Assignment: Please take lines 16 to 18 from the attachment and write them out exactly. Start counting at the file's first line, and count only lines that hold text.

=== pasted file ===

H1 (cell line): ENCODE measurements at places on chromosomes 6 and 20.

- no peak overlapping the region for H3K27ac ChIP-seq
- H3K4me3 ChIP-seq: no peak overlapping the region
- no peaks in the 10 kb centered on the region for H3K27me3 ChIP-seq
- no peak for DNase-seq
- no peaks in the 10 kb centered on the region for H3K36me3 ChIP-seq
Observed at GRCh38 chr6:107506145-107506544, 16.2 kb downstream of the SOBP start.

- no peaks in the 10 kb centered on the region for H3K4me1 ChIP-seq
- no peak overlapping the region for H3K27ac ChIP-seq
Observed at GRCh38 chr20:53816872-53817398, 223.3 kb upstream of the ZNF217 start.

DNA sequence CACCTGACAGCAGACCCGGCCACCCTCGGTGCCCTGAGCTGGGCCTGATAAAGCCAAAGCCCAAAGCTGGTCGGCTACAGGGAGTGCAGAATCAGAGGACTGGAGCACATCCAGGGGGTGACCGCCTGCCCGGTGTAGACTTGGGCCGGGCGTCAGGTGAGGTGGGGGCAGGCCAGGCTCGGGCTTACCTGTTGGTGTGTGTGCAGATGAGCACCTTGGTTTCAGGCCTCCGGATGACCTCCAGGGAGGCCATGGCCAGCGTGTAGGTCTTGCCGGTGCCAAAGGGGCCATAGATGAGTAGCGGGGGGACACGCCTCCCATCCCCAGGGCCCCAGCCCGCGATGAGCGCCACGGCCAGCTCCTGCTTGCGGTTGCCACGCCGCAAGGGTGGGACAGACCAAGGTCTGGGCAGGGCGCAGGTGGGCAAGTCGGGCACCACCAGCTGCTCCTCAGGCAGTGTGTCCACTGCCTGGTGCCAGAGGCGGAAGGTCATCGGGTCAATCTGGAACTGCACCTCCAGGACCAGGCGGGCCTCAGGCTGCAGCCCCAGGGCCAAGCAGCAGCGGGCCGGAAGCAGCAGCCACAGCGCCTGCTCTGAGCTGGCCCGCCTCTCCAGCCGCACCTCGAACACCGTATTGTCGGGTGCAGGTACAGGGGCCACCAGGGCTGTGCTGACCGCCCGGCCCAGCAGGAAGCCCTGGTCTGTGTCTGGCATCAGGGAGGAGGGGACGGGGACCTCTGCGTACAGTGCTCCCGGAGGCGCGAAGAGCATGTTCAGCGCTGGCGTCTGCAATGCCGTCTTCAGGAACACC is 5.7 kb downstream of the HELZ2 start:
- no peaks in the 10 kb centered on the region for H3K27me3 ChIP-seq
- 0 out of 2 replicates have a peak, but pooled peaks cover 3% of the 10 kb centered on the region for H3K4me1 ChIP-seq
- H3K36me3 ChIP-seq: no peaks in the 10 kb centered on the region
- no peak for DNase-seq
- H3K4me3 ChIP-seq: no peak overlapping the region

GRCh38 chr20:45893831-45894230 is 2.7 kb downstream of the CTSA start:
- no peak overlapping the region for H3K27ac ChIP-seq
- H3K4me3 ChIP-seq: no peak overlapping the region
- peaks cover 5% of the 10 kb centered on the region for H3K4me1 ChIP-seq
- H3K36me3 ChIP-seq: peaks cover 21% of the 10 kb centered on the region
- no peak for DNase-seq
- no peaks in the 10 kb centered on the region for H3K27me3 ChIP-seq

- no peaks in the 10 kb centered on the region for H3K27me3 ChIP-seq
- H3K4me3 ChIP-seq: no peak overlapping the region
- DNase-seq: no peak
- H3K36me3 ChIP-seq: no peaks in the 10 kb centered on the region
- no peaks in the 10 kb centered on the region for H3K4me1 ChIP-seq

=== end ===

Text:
- H3K4me3 ChIP-seq: no peak overlapping the region

GRCh38 chr20:45893831-45894230 is 2.7 kb downstream of the CTSA start:
- no peak overlapping the region for H3K27ac ChIP-seq